Out on the hustings, President Bush likes to make a case for allowing younger workers to invest some of their Social Security taxes by citing the example of the Thrift Savings Plan, private investment accounts available to members of Congress and other federal employees.
“Doesn’t it make sense for members of Congress to give younger workers the opportunity to do the same thing with their money that they get to do in their retirement system?” the president asked this week in Cedar Rapids, Iowa, baiting his congressional opponents. “Frankly, if it’s good enough for federal workers and elected officials – putting aside some of your own money in a personal savings account – it ought to be good enough for all workers in America.”
What Bush fails to mention is that his accounts differ from Thrift Savings Plan accounts in a key way: They would be carved out of the Social Security taxes nongovernment workers pay. By contrast, federal employees get their accounts in addition to a traditional Social Security benefit check.
Democrats have said they would be much more inclined to embrace the private accounts – the signature item of the president’s proposed Social Security overhaul – if they, too, were treated as an add-on to the traditional benefit check, rather than a partial replacement for it.
One Republican, Florida Rep. Clay Shaw, who oversees a House Social Security subcommittee, has filed legislation that would create the accounts as an addition to the program. But so far the broader debate over ensuring Social Security’s long-term solvency has stalled over opposition to the president’s “carve-out” accounts.
“It is just so unfair, misleading and fraudulent,” Senate Minority Leader Harry Reid said of the president’s references to the Thrift Savings Plan. The Nevada Democrat accused the administration of using carve-out accounts as a Trojan horse for eliminating Social Security, by siphoning off the taxes that pay benefits.
Rep. Nancy Pelosi of California, the top Democrat in the House, said: “I think what the president is demonstrating is the weakness of the argument he is out perpetuating. It’s the classic case of you can put lipstick on a pig … but it’s still a sow.”
White House spokesman Trent Duffy said the president does not highlight the Thrift Savings Plan because of the way it is funded but because of the investment options and risk management it affords.
“The president talks about the TSP in the context of a safeguard approach,” Duffy said. “And, conceptually, it is the same thing if you – voluntarily – are given the option to set aside funds in a limited amount of investment options that might get a better return over a set period of time.”
Federal employees, including members of Congress, have a retirement program that is the model of what most investment advisers suggest for any worker. Advisers liken it to a three-legged stool.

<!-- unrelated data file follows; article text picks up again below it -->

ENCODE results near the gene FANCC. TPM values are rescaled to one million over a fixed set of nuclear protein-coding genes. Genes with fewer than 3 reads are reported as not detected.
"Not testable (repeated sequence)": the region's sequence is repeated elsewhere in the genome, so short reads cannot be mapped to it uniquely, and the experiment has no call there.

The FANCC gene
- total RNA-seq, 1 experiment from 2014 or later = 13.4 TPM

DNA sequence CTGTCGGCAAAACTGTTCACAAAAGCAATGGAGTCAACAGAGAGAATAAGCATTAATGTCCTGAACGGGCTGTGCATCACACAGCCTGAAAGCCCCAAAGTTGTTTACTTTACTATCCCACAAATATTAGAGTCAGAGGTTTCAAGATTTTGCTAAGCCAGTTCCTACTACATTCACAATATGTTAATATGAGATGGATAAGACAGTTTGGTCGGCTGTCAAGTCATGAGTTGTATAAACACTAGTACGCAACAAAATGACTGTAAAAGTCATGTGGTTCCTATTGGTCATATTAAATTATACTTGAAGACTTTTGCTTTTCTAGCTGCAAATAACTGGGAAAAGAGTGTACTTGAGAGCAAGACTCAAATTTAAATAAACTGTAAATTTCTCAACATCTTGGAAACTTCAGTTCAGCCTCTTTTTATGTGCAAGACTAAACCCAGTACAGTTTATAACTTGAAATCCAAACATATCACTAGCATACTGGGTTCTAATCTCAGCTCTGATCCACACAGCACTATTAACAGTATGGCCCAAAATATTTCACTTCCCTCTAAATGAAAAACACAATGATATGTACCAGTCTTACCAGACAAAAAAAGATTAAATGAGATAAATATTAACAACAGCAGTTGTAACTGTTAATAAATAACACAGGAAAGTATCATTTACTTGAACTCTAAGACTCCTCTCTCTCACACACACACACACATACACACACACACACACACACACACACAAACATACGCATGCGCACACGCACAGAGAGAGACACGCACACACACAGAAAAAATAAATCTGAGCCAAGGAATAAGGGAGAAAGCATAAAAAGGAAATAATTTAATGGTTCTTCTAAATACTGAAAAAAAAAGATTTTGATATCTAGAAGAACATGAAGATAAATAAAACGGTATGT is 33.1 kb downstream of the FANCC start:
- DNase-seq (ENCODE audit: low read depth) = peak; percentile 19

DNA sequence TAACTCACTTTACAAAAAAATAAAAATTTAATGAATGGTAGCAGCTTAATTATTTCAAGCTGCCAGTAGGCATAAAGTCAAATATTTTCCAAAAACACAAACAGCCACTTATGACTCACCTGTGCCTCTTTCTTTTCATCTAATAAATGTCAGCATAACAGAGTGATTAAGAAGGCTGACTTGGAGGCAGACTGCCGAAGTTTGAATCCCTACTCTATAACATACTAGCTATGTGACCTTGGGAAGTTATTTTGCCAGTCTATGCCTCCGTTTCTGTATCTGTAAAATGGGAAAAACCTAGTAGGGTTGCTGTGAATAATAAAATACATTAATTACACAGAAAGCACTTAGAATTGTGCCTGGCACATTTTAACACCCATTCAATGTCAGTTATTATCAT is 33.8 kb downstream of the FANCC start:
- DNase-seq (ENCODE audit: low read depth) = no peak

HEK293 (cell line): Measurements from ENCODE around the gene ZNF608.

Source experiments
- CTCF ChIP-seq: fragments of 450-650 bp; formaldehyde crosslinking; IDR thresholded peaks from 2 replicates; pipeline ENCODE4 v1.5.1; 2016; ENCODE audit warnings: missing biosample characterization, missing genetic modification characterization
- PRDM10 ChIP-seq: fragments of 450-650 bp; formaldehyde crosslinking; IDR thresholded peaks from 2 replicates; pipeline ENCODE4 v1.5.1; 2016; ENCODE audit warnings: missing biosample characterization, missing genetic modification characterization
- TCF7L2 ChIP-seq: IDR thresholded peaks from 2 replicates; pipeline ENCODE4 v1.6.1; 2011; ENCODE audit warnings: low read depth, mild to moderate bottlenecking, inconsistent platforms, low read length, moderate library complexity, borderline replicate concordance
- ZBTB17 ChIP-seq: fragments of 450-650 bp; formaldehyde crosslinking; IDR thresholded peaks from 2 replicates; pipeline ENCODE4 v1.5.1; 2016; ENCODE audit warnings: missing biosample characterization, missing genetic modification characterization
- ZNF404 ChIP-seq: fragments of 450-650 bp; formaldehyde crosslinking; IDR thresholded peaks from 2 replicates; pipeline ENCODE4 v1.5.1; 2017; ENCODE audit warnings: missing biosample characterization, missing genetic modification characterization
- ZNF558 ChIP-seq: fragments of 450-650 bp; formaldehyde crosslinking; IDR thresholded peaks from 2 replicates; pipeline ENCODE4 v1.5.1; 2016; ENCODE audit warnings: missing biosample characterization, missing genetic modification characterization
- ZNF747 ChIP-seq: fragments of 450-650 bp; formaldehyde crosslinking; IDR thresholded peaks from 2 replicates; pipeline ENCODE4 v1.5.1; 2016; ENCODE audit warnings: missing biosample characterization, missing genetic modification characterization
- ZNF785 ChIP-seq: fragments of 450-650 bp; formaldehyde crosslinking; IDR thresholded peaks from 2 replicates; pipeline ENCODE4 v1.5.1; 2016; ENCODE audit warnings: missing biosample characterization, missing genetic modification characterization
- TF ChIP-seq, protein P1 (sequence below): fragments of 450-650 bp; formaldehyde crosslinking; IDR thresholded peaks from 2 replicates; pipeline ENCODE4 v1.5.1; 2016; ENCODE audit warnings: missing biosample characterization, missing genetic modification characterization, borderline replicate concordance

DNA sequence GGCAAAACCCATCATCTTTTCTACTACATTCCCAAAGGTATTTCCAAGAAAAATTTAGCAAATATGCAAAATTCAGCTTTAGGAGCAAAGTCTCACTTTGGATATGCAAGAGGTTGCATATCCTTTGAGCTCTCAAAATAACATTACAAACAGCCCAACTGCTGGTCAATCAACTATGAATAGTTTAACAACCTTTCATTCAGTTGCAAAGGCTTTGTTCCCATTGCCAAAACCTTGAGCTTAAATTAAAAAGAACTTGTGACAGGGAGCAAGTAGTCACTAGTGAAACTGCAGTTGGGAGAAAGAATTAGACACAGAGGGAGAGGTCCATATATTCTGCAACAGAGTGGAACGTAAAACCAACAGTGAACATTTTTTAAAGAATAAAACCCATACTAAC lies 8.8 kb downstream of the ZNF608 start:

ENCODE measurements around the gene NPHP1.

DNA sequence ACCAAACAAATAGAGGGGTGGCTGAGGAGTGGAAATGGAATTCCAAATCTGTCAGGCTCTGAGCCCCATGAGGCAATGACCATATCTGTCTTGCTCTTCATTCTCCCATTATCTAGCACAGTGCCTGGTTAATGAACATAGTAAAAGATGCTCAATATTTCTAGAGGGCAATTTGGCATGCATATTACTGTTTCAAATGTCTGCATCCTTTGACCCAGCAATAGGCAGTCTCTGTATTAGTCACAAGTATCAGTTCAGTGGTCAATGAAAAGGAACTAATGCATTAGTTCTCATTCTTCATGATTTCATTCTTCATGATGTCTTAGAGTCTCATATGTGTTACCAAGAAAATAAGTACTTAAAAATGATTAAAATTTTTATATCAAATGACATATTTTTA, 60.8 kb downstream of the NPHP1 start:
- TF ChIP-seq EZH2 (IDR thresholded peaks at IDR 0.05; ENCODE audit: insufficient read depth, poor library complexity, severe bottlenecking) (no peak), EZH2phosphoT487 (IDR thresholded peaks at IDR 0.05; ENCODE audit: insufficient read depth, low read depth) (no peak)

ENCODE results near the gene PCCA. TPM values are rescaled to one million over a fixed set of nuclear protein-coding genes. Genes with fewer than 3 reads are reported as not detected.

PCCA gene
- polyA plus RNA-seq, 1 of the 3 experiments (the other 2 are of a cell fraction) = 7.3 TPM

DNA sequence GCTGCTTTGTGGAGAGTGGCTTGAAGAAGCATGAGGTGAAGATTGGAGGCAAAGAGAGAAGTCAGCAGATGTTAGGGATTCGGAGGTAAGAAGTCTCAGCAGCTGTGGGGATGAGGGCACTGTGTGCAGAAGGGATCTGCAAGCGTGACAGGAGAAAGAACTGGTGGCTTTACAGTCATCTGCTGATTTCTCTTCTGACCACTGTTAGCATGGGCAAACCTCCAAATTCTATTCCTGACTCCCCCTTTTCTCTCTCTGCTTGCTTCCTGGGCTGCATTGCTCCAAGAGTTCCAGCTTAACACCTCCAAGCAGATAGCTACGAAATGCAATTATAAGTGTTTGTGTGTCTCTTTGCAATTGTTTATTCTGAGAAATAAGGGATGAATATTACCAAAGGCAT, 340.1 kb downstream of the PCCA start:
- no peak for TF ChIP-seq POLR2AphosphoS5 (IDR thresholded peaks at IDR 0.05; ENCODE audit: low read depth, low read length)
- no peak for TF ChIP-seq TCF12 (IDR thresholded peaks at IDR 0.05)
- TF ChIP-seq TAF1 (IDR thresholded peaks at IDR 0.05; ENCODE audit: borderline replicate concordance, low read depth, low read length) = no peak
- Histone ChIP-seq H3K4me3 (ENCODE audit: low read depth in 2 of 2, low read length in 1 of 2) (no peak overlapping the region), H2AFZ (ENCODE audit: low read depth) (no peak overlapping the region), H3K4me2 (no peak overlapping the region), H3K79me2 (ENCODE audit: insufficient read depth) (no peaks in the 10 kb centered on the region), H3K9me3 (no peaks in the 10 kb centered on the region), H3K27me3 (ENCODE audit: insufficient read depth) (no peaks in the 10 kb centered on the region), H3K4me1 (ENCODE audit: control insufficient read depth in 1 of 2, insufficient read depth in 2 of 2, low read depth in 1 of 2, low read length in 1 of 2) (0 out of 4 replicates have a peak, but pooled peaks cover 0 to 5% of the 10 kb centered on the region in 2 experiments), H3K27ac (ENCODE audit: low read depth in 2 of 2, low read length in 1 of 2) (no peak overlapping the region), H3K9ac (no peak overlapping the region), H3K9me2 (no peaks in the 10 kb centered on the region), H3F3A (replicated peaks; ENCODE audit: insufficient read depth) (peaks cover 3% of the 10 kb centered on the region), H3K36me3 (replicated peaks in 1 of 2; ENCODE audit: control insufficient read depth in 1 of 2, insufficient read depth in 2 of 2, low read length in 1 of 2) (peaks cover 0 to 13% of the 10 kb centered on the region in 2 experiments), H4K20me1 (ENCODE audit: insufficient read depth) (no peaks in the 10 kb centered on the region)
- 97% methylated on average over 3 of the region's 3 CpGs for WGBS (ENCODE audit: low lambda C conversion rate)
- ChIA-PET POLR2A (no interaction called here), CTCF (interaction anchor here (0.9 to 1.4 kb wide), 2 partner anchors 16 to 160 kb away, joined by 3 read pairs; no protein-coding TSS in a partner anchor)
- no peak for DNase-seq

The employees pay into Social Security, qualifying them for a government retirement check. A portion of their pay also goes into a pension program, the Federal Employees’ Retirement System, which pays a benefit based on their tenure. And they have the option to participate in a so-called defined contribution program, the Thrift Savings Program.
Like a private-sector 401(k), it lets workers make contributions – a portion of which the government matches – that can be invested five different ways. Those include government and corporate bond funds, plus a stock fund that tracks the S&P 500.
The stock funds performed well in the 1990s, with annual returns over 37 percent one year. But after the 2001 recession, they have posted annual losses as high as 22 percent. Over the most recent 10-year period, all the funds were profitable, according to the plan’s Web site.
The private accounts the president has proposed for younger workers would be funded with up to 4 percentage points of the 12.4 percent payroll tax they now pay into Social Security.
On the stump, Bush does not mention the different manner in which the Thrift Savings Program is funded, only the example it should provide in the Social Security debate.
As Duffy suggested, the president also highlights the controls on investments in Thrift Savings: “For example, federal employees can’t take their money and put it in the lottery, or you can’t take it to the racetrack,” Bush told the Cedar Rapids crowd.
At the Iowa event, the president was joined on stage by a retired federal worker who reveled in the benefits of having a retirement program diversified by the add-on nature of the Thrift Savings Program.
The retiree, Joe Studer of Robins, Iowa, gets a pension from the precursor to Social Security for federal workers hired before 1984, the Civil Service Retirement System. He also draws money from an Individual Retirement Account, which is available to all government and civilian employees, and has the proceeds of his Thrift Savings Plan.
“My Thrift Savings Plan is approaching $100,000,” the 67-year-old told the presidential audience.